Polish scholars will not have to apologize for their research into Holocaust pogrom, court rules


(JTA) — In a momentous ruling in the ongoing debate over Polish complicity in the horrors of the Holocaust, a Polish appeals court overturned a verdict that had ordered two historians to publicly apologize for part of their research into a Holocaust pogrom.

In their 2018 book “Night Without an End,” historians Jan Grabowski and Barbara Engelking wrote that that Edward Malinowski, the late mayor of the village of Malinowo, told Nazi officers where a group of Jews were hiding in a forest. The group of “dozens” were all killed, the researchers wrote.

But a relative of Malinowski, who was acquitted in a postwar trial of collaborating with Nazis, sued the historians for “violating the honor” of her uncle, citing some factual errors in the research and conflicting testimonies. A Warsaw court ordered the academics to publicly apologize in February.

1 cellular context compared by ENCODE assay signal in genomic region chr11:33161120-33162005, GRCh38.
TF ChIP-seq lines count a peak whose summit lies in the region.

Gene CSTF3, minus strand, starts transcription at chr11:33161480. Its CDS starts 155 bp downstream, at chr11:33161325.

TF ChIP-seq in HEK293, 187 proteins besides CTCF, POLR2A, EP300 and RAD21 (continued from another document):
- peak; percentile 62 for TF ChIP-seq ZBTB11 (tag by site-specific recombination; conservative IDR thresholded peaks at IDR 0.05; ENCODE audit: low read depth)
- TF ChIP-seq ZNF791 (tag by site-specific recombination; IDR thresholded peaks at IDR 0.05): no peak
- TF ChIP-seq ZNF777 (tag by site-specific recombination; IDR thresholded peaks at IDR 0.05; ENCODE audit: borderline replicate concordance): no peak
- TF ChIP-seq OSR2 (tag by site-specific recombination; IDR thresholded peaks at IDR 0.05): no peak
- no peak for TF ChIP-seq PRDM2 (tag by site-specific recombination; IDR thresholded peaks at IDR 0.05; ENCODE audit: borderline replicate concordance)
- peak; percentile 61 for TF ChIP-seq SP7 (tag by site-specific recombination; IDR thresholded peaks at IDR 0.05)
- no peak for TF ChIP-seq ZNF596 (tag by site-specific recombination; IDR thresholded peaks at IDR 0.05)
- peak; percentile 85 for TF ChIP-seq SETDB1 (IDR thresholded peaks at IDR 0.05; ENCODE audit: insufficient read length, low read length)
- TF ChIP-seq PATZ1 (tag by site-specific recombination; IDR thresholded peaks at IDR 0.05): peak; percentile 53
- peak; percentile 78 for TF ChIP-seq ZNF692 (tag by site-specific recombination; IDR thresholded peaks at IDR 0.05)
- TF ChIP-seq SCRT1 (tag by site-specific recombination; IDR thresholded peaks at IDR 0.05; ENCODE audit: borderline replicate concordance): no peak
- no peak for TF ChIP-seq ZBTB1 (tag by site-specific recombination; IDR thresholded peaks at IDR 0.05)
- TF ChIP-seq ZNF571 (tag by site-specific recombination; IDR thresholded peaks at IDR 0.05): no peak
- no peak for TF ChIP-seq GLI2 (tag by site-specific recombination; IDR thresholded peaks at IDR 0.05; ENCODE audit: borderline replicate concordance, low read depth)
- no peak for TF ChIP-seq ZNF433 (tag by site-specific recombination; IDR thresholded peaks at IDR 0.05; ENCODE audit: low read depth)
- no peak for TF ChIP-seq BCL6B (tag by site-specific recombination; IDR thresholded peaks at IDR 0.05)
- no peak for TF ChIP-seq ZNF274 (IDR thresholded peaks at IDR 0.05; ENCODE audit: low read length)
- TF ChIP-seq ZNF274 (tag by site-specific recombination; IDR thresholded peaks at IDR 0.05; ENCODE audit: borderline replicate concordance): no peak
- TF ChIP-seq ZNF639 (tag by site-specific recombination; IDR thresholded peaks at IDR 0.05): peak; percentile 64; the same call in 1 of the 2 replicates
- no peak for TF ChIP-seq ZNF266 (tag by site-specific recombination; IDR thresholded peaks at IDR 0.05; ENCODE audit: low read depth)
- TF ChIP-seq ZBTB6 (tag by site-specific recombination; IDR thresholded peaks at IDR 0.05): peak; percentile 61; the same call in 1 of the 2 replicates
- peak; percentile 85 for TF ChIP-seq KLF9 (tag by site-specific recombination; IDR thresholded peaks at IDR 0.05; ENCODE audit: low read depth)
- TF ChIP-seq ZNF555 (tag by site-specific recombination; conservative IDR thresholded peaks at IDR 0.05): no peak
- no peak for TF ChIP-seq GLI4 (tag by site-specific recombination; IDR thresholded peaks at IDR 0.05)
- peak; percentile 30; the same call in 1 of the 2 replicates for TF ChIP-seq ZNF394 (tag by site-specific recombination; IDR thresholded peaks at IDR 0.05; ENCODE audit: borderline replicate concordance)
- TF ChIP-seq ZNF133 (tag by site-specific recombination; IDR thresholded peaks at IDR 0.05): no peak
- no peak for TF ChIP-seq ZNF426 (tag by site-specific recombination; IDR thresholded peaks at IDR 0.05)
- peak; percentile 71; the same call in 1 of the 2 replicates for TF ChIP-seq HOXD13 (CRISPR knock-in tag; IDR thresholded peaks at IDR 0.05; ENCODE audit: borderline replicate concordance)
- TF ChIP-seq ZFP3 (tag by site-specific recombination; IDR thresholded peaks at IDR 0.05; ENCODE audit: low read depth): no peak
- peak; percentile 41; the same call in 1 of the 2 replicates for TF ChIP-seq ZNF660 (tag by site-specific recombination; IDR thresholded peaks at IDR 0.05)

The Warsaw Appeals Court overturned that verdict on Monday, as a judge argued that the apology could have a chilling effect on academic research in Poland.

“This is of particular importance in matters that constitute an important element of public debate, raising important social issues regarding the history of a given state and nation,” the judge said, according to Reuters.

Malinowski’s relative, Filomena Leszczyńska, has said that she will appeal and take the case to the Supreme Court.

Grabowski told Reuters the new ruling is “a huge thing not only for myself and my colleagues, but for the entire profession of humanities” in Poland.

Debates about Holocaust history and Nazi collaboration have become commonplace in Poland, which passed a law in 2018 that makes it illegal to blame the Polish nation for Nazi crimes. Critics of the law said it risks stifling historic research into World War II.

On Saturday, Polish President Andrzej Duda ratified legislation that critics say strips Holocaust victims and their descendants of recourse to claim property stolen from them in Poland during and after the Holocaust. The new law has sparked a diplomatic crisis with Israel and the United States.

Recommended from JTA